We don’t want to be lonely survivors of a devastating great war: we want to be part of a generation that loved our enemies and prayed for the people hurting us, and overcame hate to survive together.

We have no chance without your help. Please help.

Prayer: We’ve built our houses on sand

Lord, teach us how to pray, and help us to pray now.

We pray that the COVID-19 pandemic would slow down and stop. We ask for effective treatments and vaccines to be developed. We pray for good judgement and compassion in leaders across the world. Please help the people in countries where infections are increasing rapidly, including Ethiopia, Zimbabwe, the US, Brazil and India, and places where the numbers are not being released. We especially pray for people who have lost their income during this crisis. Give us the generosity and the vision to face economic hardship together, not hoarding what we have but responding to everyone’s needs, understanding that soon enough the helper will need help themselves.

COVID helps us understand our vulnerability, and with large parts of the world on fire, reports saying wildlife is in catastrophic decline, and a creeping realisation that democracies may not be as stable, and elections may not be as trustworthy as we thought, maybe it feels like the rug has been pulled out from under us.

We’ve built our houses on sand.

We turn to you God, even though we might not know who you are. Please be the person we can trust. Please guide us in our response to climate change, to mass extinction, to bitter political division and corruption. We don’t opt out of our society: we will enter fully in to our society with a new understanding that we are all capable of great evil and great good, and our collective behaviour matters, and we need you to guide us.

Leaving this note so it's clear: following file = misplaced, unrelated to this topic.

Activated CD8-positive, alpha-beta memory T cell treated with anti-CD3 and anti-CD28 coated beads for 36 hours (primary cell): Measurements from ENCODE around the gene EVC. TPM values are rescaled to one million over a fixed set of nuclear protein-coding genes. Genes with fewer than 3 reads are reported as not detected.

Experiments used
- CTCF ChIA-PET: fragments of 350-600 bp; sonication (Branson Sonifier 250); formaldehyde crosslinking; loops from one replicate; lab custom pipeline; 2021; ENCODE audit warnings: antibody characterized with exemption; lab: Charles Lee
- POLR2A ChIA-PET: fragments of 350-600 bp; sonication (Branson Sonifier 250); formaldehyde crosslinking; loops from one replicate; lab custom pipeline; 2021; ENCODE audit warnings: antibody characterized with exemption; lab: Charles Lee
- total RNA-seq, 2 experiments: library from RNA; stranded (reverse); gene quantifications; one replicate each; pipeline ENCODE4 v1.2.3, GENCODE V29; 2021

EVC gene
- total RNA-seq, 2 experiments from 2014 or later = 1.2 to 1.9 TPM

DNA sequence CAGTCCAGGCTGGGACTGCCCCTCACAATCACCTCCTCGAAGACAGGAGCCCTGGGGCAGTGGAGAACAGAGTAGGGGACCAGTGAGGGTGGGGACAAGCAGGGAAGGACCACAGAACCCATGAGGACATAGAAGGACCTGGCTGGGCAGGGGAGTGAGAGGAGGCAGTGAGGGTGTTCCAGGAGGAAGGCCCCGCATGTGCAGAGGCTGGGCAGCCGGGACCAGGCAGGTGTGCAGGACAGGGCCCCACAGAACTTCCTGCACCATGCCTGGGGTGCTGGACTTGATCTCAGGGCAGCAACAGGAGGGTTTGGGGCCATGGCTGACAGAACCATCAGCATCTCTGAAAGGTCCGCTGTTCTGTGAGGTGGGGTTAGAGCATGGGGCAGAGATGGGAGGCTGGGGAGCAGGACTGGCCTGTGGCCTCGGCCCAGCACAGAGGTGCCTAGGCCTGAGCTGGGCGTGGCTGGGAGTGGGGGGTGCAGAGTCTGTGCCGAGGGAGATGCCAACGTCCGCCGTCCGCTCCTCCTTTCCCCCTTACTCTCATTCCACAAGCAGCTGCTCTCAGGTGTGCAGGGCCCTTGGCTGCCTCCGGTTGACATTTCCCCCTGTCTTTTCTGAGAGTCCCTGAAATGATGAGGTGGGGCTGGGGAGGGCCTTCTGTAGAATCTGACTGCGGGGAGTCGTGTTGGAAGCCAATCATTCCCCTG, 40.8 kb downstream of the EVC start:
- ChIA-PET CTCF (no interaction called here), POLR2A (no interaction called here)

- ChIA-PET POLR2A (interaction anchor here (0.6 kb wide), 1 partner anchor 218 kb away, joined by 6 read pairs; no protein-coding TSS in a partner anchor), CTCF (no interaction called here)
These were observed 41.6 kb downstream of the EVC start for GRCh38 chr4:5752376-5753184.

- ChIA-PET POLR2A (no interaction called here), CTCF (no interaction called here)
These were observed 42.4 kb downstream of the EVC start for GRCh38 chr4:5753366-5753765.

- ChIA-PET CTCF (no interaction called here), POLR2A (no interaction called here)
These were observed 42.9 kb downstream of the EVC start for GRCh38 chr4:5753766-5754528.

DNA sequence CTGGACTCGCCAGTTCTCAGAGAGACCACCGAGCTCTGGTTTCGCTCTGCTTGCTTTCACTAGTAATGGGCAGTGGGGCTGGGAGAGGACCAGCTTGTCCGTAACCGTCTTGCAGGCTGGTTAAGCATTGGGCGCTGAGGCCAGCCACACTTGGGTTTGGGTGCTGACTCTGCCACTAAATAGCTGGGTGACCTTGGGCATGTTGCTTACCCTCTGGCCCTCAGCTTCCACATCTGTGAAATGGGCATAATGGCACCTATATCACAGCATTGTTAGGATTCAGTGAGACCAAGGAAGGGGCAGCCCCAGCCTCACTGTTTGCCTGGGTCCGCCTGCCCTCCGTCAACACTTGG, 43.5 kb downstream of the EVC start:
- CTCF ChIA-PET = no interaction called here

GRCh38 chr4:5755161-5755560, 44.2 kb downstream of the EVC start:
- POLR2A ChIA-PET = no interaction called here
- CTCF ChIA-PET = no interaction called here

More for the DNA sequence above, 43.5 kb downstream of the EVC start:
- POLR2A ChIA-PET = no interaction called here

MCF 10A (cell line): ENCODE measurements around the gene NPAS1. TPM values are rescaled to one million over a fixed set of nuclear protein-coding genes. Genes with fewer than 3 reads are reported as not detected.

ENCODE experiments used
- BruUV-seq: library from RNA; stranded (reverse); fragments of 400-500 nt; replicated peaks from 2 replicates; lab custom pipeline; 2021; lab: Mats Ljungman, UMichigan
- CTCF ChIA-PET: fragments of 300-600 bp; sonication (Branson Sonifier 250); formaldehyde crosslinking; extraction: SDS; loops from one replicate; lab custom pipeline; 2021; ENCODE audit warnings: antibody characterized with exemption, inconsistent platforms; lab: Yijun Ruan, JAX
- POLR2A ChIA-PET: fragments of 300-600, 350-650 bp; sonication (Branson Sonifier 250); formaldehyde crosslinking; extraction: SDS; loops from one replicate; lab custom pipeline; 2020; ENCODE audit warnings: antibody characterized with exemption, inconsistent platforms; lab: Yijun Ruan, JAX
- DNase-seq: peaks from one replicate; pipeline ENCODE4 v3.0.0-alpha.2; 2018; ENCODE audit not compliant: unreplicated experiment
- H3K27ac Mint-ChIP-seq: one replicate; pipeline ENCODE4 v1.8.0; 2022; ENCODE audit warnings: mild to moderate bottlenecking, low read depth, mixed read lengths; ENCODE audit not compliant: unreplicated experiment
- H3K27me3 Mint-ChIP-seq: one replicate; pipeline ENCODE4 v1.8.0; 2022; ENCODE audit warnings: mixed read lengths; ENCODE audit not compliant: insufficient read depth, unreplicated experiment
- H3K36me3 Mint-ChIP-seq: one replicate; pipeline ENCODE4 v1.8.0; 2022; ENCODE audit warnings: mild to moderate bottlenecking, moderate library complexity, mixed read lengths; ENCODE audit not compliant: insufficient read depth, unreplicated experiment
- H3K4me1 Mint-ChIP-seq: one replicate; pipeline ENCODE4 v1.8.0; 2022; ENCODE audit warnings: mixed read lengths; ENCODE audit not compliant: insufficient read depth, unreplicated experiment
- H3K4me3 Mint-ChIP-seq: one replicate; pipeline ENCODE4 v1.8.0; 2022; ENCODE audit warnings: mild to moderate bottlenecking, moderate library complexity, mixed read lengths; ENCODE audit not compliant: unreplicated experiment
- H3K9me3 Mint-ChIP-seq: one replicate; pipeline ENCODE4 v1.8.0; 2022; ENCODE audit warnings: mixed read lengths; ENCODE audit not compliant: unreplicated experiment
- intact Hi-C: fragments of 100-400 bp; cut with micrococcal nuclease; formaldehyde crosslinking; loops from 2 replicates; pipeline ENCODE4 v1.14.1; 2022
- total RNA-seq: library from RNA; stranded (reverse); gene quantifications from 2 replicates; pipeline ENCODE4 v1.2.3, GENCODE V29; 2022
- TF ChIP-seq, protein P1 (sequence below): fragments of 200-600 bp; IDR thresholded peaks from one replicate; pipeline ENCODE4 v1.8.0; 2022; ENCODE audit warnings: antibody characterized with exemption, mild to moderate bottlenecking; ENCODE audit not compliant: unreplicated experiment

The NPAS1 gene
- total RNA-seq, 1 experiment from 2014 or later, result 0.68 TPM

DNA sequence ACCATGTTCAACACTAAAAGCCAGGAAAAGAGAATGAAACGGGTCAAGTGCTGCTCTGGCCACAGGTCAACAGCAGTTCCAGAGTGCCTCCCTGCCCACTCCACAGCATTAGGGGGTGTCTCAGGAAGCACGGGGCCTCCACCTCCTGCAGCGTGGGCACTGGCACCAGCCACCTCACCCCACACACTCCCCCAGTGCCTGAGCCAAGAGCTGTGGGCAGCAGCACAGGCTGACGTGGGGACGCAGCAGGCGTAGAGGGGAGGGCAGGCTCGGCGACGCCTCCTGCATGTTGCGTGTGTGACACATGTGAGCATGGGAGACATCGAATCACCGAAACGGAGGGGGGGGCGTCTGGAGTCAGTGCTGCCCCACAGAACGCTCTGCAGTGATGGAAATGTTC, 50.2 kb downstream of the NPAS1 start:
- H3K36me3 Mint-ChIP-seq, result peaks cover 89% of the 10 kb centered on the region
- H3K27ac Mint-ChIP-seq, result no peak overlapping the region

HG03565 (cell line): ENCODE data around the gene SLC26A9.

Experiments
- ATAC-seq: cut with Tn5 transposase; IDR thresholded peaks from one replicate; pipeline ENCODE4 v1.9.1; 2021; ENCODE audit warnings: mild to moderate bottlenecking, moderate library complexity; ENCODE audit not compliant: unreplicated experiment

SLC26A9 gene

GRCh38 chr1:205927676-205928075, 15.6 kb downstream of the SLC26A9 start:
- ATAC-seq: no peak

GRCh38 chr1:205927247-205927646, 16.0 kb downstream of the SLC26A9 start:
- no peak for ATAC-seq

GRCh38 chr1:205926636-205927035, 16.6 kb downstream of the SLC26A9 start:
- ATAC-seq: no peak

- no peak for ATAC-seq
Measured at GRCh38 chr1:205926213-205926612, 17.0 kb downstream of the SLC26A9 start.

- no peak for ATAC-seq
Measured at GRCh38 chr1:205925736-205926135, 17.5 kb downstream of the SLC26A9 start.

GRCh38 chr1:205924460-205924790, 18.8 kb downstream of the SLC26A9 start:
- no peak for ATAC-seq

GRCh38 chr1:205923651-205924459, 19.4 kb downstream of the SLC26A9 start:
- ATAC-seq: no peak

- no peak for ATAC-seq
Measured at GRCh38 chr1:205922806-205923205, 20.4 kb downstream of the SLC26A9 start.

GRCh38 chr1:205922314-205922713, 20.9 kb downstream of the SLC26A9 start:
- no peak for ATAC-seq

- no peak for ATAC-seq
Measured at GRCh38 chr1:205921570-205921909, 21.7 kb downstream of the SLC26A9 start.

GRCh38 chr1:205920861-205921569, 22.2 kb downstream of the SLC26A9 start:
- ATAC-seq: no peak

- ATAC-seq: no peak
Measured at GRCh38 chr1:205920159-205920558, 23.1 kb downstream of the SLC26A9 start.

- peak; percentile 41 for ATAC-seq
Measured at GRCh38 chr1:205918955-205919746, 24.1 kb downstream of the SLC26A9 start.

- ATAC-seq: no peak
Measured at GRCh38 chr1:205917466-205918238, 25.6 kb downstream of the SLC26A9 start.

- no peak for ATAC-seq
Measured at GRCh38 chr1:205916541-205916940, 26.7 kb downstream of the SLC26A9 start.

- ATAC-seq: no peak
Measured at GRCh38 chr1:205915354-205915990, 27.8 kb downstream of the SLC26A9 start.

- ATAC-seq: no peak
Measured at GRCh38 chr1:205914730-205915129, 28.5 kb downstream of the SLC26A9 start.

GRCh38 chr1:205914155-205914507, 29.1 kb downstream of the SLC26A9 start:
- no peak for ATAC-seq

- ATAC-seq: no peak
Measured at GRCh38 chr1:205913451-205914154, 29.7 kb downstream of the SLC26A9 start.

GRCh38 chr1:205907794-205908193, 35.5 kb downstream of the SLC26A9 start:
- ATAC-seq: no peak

As restrictions tighten here, and fears about Brexit re-emerge, we are tempted again to look inwards, and look after our own people. Give us the generosity and the vision to face economic hardship together, not hoarding what we have but responding to everyone’s needs, understanding that soon enough the helper will need help themselves.

We pray for people needing medical treatment now. We ask for safety, and the ability for treatment to continue. We pray for people in pain or fearing the consequences of delays. We pray for everyone involved in our health service: for rest, for health, for compassion.

We pray for people who are running away from trouble today: in a boat, in a camp, in a hostel. Give them mercy.

We know that we owe each other respect, and care for each others’ health. We pray that we will put aside selfish behaviour that puts other people at risk.

But beyond what we owe each other: what gift can we give each other?